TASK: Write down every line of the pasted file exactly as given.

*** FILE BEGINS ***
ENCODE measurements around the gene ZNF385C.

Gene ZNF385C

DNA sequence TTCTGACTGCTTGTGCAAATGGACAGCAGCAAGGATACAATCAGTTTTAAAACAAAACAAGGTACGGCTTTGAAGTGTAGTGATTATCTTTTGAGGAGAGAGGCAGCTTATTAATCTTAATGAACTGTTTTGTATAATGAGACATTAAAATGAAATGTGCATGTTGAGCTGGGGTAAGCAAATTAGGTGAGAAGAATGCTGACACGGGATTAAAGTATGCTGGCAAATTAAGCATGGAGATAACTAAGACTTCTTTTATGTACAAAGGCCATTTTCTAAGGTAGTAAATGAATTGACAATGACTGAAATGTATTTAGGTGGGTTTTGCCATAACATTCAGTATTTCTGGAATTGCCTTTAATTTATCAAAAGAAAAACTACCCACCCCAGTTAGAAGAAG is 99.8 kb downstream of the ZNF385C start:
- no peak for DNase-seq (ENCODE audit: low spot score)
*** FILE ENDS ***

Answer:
ENCODE measurements around the gene ZNF385C.

Gene ZNF385C

DNA sequence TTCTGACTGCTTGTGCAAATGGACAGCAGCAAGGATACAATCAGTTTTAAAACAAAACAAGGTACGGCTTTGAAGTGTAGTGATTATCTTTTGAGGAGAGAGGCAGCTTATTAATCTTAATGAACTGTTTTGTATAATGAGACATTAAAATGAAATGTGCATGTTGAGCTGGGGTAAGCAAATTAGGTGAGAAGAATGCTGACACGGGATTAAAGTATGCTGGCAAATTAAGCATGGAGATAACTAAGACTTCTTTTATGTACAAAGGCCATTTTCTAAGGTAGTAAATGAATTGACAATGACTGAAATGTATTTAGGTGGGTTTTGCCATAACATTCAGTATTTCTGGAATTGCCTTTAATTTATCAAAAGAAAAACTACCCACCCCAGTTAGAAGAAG is 99.8 kb downstream of the ZNF385C start:
- no peak for DNase-seq (ENCODE audit: low spot score)